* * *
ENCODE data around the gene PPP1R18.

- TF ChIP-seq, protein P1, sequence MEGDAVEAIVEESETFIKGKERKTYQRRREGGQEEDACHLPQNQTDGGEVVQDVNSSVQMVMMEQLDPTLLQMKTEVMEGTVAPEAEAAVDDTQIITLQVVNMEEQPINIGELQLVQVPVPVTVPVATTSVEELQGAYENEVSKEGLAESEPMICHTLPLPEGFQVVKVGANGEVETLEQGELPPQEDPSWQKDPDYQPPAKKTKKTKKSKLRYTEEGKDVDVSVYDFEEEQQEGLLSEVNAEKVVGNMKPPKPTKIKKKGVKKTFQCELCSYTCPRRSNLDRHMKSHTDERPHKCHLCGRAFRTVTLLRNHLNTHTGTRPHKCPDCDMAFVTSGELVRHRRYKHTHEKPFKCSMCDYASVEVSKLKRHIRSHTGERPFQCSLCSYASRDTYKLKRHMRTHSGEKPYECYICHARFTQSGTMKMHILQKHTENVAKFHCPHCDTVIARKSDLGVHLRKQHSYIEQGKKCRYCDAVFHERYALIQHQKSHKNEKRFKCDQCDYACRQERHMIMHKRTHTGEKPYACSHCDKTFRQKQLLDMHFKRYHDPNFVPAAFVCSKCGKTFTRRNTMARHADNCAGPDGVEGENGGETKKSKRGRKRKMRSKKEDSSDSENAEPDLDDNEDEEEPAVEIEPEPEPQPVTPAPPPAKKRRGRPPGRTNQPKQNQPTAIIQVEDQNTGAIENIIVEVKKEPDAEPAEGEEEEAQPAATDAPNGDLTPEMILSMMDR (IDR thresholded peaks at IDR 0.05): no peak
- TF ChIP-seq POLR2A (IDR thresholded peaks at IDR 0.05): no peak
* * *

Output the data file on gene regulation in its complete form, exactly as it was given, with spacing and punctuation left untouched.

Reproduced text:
ENCODE data around the gene PPP1R18.

- TF ChIP-seq, protein P1, sequence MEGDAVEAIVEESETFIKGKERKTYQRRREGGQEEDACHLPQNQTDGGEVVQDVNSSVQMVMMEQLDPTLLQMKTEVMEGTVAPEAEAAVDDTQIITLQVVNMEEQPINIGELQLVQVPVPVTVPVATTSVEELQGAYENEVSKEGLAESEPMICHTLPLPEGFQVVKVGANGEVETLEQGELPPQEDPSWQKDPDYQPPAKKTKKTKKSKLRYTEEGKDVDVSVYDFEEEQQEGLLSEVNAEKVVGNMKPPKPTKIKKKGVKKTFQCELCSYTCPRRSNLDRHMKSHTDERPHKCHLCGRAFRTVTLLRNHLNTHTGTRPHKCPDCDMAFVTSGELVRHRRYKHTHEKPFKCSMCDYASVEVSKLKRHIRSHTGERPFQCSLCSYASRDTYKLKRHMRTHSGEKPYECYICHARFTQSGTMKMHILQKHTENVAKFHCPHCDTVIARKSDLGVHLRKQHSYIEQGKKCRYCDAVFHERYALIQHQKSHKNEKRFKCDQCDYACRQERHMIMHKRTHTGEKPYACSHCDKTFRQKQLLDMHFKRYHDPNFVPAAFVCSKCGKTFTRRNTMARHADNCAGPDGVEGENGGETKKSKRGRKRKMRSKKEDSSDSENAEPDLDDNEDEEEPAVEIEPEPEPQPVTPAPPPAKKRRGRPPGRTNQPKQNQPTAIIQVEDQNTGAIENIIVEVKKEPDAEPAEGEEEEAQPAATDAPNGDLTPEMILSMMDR (IDR thresholded peaks at IDR 0.05): no peak
- TF ChIP-seq POLR2A (IDR thresholded peaks at IDR 0.05): no peak